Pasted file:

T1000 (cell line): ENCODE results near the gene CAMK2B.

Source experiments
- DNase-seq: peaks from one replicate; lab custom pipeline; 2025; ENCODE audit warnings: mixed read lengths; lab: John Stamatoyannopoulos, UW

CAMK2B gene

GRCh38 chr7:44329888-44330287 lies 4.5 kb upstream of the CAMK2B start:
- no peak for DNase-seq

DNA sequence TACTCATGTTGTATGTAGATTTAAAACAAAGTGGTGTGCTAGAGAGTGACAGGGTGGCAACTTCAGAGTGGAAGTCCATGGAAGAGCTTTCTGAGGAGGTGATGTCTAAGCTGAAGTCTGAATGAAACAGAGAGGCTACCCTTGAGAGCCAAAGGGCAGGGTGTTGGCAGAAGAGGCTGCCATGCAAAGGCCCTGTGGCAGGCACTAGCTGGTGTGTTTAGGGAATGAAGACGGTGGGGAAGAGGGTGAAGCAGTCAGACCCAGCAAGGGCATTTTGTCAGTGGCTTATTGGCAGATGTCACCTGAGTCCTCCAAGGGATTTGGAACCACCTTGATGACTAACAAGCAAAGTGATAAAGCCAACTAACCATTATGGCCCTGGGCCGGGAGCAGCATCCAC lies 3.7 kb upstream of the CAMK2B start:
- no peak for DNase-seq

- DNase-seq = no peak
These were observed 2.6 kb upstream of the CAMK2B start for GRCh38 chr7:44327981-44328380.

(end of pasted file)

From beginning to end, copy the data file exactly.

T1000 (cell line): ENCODE results near the gene CAMK2B.

Source experiments
- DNase-seq: peaks from one replicate; lab custom pipeline; 2025; ENCODE audit warnings: mixed read lengths; lab: John Stamatoyannopoulos, UW

CAMK2B gene

GRCh38 chr7:44329888-44330287 lies 4.5 kb upstream of the CAMK2B start:
- no peak for DNase-seq

DNA sequence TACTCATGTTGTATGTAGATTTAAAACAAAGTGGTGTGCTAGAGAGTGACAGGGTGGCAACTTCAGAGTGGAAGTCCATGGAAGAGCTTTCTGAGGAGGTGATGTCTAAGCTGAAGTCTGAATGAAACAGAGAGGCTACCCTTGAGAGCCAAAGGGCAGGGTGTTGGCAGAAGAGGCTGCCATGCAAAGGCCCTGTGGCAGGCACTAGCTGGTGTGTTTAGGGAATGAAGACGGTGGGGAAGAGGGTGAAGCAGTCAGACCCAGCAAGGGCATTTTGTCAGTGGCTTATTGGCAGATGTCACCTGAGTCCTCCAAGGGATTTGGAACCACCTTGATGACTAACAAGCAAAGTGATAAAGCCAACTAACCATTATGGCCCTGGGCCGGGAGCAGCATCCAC lies 3.7 kb upstream of the CAMK2B start:
- no peak for DNase-seq

- DNase-seq = no peak
These were observed 2.6 kb upstream of the CAMK2B start for GRCh38 chr7:44327981-44328380.